The freshest tastes of summer include wonderful vegetables we find in farmer's markets, roadside stands, and our own gardens. And they go especially well with light, fresh fish.
Fresh tuna is one fish more people are choosing these days (in part, perhaps, because of its popularity as a raw fish served in Japanese restaurants as sushi and sashimi). It has been appearing in supermarkets and fish markets recently, and summer is a good time for home cooks to become acquainted with this excellent fish.
Canned tuna has long been familiar, often much too familiar, to most Americans, in sandwiches and salads. And every family has had its favorite tuna casserole to help stretch the household food budget.
But fresh tuna is a different thing. Greek, Italian, and Portuguese cooks have long been aware of it. The Japanese appreciate it raw, pickled, and in other ways.
It's a versatile fish that can be cooked in almost any way that swordfish is cooked.
There are many kinds of tuna. When fresh, the bluefin tuna (Thunnus thynnus) is dark red and meaty and is available on the East Coast now through September.
It can be grilled over charcoal, stewed, braised, pan-fried, or saut'eed. It is often marinated in lemon juice and oil before broiling or grilling.
Until recently, most white tuna, or Pacific albacore, was canned, but because of the closing of many West Coast canneries, fresh and frozen albacore is becoming more available.
The lightest and mildest of the tunas, it is firm-textured and is packaged in loin cuts or steaks. Albacore should not be overcooked and should be removed from heat while there is still a pink core in the center of the fish, since it continues to cook after being removed from the heat.
The guideline is to cook 8 minutes per inch of fish measured at the thickest point.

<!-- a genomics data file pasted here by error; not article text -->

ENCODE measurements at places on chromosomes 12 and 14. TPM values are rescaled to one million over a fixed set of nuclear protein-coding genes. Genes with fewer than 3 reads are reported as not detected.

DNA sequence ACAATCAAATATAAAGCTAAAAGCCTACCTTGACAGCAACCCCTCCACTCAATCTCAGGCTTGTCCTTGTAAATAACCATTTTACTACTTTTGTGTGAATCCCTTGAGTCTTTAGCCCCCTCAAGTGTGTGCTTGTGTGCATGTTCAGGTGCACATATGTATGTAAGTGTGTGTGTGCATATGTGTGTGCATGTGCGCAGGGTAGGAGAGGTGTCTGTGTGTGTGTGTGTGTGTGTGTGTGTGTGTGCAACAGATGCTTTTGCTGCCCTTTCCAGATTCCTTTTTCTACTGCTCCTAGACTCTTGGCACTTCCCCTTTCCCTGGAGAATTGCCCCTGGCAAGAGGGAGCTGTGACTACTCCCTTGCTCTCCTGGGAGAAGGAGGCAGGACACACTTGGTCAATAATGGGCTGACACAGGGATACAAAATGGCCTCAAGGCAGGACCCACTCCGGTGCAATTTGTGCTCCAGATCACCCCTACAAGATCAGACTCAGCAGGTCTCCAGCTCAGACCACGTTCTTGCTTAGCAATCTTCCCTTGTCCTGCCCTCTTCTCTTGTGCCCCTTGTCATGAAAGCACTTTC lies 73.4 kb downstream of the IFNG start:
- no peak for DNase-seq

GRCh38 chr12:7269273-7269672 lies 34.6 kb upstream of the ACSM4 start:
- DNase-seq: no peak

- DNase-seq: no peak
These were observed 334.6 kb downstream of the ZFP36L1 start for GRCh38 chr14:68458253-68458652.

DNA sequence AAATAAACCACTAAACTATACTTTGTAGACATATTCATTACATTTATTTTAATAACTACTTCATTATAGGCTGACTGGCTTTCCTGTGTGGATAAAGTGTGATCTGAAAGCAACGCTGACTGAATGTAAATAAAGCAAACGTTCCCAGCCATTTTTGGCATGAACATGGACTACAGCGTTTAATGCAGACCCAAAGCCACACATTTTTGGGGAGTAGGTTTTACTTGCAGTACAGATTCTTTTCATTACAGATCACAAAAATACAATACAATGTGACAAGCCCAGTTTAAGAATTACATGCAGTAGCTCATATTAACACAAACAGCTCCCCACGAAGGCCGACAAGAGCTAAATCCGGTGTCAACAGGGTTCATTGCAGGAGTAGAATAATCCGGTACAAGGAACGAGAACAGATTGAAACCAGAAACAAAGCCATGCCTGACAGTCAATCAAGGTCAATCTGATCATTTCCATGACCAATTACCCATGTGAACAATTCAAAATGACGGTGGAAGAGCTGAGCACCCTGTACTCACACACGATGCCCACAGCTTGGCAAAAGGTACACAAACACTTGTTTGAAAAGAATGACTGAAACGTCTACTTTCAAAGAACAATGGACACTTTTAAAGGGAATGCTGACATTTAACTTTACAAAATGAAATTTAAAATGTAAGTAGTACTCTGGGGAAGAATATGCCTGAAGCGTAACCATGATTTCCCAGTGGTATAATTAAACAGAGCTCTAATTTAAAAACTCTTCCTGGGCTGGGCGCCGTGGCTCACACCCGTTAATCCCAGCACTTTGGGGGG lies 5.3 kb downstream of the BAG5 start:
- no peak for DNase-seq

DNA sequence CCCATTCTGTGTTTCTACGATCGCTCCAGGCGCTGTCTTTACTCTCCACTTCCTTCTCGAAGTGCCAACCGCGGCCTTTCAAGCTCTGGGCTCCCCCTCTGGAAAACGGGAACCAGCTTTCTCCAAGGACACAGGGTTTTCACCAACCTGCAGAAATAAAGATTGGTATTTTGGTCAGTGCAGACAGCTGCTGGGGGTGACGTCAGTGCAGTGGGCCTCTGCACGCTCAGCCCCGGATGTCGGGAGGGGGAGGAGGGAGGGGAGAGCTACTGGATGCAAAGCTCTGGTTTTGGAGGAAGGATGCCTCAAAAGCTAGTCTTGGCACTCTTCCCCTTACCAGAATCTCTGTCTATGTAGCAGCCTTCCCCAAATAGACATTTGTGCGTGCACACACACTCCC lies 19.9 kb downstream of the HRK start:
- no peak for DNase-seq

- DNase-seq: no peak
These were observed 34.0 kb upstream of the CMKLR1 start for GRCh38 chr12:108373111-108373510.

More albacore is eaten than any other kind of tuna. The Japanese love it raw and describe its taste as something halfway between cold raw beef and shellfish.
There is also a yellowfin tuna and one called horse mackerel (letterato in Italy), with flesh that is sometimes compared to veal and is preferred in the Mediterranean. The skipjack, also called ocean bonito, is often confused with California bonito. It is the smallest of the main tuna, with darker flesh than the yellowfin and tender meat. It is prized in Hawaii, where it is called aku. Alice Waters' Tuna With Olives, Lemon, Capers, & Tagliatelle 1/2 pound tuna filet 1 small lemon 2 cloves garlic 2 dozen Ni,coise olives Several sprigs fresh parsley 1 tablespoon capers 1/2 cup virgin olive oil Salt and pepper Taglietelle for two
Slice fresh tuna into small pieces about 1/4-inch thick. Slice ends from lemon and cut down the sides, removing peel and all white pith. Slice into rounds, then cut rounds into quarters.
Peel and chop garlic cloves. Pit olives and chop coarsely. Finely chop parsley leaves.
Rinse capers thoroughly under running water to remove the taste of brine.
Saut'e tuna in hot olive oil. Season with salt and pepper and add garlic, lemon, olives, and capers. Reduce heat. Fish will cook quickly, about 2 minutes in all; watch carefully that it doesn't overcook or it will be dry.
While tuna is cooking, cook the pasta, then add with parsley to tuna and toss all together well. Taste for salt and serve garnished with black pepper.
Variation: Substitute salmon for tuna or try it with smoked chicken. Do not cook the smoked chicken; add it with the pasta to the warm olive oil and garlic, lemon, olives, and capers.
Phyllis Hanes is the Monitor's food editor.